The Banjoman had the same problem after he fell and broke his hip in his Care Home and refused/was unable to interact with the hospital physiotherapist, thankfully his home was prepared to have him back and although not a Nursing Home they cared for him for the three months until he died. It may depend on what level of care your OH’s home can cope with and it may be that now he will need a Nursing Home rather than a Care home.
 

Wifenotcarer

Registered User
Mar 11, 2018
308
Central Scotland
It must sound as if I am making up a story, but the Audiologist from whom we bought the hearing aids (approx £1000 each) has gone bust and retired due to Covid and the NHS Audiology Dept are not making house/home calls because of Covid. Similarly, pre Covid, an NHS Physio used to visit the home regularly to see individual residents and update staff on what was required to continue the therapy. None of the staff are trained physios.
 

Wifenotcarer

Registered User
Mar 11, 2018
308
Central Scotland
Matters have come to a head today - 1st a call from a nurse at the Hospital to say that a new Social Worker has been appointed for OH and that she will visit him in Hospital this am to assess him and liaise with his Care Home. Then a later call from hospital to tell me not to visit as a place has become available in the Rehab Ward of the local Community Hospital and OH will be taken there by Ambulance late afternoon. I asked her to ensure that the personal amplifier supplied by the Audiology Dept went with him as it has made such a difference to OH in the last two days. So far so good...........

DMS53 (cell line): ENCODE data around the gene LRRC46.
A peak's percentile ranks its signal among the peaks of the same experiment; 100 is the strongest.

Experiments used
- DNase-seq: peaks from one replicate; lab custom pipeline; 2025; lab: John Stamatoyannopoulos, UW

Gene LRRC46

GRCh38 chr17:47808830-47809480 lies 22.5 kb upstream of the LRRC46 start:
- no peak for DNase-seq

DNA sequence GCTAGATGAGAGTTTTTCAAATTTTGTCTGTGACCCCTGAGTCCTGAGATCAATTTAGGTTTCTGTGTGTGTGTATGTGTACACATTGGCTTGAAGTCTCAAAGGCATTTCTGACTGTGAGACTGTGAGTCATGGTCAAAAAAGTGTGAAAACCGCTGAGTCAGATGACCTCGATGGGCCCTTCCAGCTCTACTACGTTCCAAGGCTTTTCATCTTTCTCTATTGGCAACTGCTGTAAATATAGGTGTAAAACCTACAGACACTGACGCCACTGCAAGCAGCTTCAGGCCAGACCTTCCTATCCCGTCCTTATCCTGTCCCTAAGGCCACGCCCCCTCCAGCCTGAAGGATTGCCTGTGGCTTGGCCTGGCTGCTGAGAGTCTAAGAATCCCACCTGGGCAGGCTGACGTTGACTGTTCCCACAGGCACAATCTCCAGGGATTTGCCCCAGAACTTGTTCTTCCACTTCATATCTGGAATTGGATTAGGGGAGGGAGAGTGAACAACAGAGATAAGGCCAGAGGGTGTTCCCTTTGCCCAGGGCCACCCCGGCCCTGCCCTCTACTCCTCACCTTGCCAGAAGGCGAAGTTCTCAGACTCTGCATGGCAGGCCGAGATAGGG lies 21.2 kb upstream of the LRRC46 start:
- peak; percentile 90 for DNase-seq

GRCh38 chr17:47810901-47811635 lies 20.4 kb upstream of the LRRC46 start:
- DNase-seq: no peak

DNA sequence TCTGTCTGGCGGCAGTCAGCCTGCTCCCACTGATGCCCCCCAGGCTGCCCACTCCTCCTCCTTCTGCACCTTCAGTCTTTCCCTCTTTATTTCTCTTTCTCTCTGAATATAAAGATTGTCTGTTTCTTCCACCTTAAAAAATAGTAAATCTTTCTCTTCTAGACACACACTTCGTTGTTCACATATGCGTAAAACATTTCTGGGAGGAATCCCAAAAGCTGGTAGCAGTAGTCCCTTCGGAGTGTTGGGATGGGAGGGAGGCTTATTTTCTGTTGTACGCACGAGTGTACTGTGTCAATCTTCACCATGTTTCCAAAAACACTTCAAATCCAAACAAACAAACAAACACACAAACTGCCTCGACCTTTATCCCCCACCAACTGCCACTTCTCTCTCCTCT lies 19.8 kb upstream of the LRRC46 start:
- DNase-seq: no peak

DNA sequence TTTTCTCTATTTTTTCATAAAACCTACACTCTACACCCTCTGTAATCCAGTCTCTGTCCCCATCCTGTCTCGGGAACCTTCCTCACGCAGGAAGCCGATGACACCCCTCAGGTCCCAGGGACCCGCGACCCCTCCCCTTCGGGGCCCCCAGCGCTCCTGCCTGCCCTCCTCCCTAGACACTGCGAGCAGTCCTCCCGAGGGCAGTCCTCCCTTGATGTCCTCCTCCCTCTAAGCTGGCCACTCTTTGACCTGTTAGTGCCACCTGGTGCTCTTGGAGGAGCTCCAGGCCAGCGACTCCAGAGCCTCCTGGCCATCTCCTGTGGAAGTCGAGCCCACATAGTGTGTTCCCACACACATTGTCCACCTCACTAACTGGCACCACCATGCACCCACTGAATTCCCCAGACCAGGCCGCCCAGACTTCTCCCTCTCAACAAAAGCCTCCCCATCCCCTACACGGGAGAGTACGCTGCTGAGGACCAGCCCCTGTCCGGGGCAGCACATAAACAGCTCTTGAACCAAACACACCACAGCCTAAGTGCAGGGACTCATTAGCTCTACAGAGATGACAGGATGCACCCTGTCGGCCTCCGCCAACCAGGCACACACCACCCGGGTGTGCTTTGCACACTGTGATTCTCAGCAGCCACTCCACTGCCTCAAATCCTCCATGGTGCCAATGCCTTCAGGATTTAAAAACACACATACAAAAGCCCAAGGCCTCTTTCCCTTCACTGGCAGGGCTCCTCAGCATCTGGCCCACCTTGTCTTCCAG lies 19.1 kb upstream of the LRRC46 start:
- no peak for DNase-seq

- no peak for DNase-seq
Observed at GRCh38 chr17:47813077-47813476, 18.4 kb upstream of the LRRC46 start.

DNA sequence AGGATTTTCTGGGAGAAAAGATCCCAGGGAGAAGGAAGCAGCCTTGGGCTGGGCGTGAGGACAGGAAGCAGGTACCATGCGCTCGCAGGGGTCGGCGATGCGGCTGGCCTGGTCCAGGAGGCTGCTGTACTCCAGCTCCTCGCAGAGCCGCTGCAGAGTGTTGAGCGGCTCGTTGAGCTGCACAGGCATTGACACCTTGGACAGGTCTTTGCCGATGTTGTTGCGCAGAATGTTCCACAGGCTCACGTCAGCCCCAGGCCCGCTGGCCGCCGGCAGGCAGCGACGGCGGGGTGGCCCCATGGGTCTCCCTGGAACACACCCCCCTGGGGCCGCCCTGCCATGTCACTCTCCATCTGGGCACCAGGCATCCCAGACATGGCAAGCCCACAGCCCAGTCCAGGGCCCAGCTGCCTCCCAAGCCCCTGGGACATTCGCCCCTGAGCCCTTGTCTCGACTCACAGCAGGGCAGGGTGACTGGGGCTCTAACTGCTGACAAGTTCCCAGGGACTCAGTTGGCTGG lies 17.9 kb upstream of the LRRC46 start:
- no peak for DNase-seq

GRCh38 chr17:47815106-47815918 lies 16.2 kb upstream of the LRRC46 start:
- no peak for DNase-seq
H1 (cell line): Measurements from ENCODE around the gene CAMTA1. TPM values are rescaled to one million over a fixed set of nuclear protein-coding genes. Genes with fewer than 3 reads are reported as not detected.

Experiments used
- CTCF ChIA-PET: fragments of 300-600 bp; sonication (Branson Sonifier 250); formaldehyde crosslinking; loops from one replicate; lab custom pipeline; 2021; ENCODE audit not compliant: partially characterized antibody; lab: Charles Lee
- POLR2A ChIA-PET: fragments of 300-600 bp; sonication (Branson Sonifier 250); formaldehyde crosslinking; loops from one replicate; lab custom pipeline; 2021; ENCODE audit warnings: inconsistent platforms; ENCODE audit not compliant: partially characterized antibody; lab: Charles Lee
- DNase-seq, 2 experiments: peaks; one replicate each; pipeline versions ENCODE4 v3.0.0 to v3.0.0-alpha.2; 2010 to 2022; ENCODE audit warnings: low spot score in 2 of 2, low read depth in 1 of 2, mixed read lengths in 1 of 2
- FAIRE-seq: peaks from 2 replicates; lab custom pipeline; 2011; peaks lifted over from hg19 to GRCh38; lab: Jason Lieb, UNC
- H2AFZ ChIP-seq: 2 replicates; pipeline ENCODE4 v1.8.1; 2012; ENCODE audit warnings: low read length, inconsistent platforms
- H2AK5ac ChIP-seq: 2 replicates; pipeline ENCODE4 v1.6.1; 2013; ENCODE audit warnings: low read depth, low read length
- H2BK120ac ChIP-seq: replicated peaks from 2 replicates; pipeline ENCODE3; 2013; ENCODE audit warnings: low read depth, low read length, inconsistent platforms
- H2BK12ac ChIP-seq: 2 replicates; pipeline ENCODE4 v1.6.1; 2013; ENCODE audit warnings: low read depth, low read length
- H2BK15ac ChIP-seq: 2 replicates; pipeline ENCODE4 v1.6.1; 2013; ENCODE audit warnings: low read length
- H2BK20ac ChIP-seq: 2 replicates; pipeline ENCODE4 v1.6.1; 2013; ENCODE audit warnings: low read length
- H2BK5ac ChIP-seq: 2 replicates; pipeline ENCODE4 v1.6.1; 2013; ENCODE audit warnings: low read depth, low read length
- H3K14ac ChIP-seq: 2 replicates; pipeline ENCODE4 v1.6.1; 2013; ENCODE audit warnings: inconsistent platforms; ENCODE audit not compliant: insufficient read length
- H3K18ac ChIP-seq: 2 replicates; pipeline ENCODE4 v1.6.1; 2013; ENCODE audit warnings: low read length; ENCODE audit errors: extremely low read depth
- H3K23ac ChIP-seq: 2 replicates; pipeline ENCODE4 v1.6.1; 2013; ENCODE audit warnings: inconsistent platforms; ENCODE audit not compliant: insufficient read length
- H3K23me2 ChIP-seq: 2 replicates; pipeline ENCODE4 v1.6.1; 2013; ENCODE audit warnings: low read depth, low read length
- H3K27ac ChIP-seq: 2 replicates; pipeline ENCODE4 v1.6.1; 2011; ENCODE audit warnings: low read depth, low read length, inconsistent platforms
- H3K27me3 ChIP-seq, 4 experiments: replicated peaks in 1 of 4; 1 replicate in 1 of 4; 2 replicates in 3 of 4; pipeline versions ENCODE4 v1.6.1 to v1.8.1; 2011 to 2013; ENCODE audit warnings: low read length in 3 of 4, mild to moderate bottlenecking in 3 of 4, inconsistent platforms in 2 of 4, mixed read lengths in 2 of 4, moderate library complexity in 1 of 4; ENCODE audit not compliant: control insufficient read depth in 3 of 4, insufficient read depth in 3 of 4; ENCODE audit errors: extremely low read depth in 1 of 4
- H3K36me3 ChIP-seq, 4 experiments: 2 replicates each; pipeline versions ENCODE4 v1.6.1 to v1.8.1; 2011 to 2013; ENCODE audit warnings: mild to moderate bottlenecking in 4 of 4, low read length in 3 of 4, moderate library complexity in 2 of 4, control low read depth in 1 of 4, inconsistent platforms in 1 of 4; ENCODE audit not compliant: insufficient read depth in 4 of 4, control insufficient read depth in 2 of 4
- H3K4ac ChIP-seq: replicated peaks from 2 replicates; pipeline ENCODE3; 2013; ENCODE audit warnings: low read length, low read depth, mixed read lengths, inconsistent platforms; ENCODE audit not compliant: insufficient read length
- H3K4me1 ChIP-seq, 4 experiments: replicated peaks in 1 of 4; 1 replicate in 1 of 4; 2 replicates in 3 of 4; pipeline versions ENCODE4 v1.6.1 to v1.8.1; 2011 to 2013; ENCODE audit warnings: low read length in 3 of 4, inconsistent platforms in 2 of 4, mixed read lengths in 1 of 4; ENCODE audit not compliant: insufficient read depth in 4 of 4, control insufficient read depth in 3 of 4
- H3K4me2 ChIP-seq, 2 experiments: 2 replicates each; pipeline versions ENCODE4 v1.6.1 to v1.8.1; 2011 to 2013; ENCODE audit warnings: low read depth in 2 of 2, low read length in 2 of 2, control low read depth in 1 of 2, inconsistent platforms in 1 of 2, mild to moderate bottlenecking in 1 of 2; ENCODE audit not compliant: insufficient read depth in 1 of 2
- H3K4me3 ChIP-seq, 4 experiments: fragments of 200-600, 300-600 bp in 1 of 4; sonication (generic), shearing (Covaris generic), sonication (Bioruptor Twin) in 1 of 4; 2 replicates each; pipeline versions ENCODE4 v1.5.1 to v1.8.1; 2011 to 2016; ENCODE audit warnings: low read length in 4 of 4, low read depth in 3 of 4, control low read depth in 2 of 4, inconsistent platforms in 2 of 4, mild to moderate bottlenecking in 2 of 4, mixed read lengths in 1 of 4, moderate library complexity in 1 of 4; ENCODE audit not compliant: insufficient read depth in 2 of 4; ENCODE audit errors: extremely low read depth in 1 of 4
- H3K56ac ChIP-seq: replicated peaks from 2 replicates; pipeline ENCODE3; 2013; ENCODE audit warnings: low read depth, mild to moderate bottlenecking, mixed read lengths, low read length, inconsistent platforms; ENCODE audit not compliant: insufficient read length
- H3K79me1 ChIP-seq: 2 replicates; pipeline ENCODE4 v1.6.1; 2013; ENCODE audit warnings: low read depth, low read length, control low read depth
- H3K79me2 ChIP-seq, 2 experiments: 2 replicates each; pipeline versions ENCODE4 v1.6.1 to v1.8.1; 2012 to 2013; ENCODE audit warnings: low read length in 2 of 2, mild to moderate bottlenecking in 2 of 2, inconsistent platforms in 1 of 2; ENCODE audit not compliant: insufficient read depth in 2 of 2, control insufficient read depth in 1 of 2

Then the new SW rang to reiterate this good news and dropped a bombshell. In her opinion and that of the Doctors, OH is NOT going to improve enough in terms of mobility to be able to return to his wonderful Care Home, who are now deemed unable to meet his complex needs. Instead he will have a short stay in the Community Hospital until a permanent place can be found for him in a Nursing Home. Four NHs in the County currently have vacancies as they have been, until this week, closed to new admissions during the pandemic. I cannot visit any of them but apparently some have a video tour which I could see.